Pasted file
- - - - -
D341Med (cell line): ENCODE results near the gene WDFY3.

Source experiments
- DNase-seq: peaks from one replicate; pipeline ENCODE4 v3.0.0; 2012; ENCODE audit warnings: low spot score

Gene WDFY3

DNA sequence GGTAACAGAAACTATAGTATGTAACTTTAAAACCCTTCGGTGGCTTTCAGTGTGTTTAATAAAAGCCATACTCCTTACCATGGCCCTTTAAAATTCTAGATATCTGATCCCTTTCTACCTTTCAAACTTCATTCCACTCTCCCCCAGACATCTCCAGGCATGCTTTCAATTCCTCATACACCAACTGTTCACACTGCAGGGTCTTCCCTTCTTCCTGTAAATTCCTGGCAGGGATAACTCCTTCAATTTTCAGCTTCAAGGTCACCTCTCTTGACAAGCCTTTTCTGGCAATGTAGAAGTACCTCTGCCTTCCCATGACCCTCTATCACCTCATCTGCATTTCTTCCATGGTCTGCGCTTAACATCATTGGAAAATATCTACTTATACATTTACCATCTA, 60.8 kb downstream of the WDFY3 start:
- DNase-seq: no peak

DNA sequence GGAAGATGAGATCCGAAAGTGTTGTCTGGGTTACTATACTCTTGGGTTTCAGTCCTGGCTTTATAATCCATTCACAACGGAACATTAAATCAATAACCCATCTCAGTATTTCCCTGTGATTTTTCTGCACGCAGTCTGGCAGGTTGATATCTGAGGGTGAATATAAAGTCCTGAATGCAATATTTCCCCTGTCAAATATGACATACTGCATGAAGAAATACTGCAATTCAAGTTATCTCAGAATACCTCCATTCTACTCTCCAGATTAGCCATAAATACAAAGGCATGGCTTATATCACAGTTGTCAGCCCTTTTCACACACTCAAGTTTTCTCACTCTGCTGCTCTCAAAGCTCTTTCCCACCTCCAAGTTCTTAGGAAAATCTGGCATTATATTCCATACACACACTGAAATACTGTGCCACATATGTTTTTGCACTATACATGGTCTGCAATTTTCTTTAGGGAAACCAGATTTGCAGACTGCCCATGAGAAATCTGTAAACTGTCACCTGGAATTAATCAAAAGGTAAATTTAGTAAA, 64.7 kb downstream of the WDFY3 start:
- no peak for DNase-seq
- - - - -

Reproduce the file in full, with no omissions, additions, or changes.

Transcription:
D341Med (cell line): ENCODE results near the gene WDFY3.

Source experiments
- DNase-seq: peaks from one replicate; pipeline ENCODE4 v3.0.0; 2012; ENCODE audit warnings: low spot score

Gene WDFY3

DNA sequence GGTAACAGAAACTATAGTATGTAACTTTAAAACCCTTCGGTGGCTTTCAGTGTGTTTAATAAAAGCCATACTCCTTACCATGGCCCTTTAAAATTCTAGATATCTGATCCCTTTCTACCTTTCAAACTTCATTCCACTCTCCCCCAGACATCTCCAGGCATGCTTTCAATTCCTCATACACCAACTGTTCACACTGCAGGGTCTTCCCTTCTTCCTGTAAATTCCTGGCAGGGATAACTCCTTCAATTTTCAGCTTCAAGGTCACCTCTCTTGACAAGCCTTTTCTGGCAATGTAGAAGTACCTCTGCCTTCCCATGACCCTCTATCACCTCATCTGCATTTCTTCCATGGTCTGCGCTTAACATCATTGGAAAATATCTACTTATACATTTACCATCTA, 60.8 kb downstream of the WDFY3 start:
- DNase-seq: no peak

DNA sequence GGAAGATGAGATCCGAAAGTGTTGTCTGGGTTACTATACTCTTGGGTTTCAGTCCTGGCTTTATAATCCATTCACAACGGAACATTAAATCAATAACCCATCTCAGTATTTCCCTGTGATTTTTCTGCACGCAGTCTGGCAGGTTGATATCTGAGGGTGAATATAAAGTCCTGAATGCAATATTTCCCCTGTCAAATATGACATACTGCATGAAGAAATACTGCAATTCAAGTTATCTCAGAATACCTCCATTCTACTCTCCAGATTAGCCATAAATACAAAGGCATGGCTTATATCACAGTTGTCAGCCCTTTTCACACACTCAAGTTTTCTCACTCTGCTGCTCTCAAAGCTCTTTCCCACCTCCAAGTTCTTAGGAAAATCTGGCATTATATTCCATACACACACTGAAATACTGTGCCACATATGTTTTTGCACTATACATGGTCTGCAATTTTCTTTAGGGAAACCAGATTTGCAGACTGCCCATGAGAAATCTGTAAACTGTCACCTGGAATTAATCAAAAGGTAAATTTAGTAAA, 64.7 kb downstream of the WDFY3 start:
- no peak for DNase-seq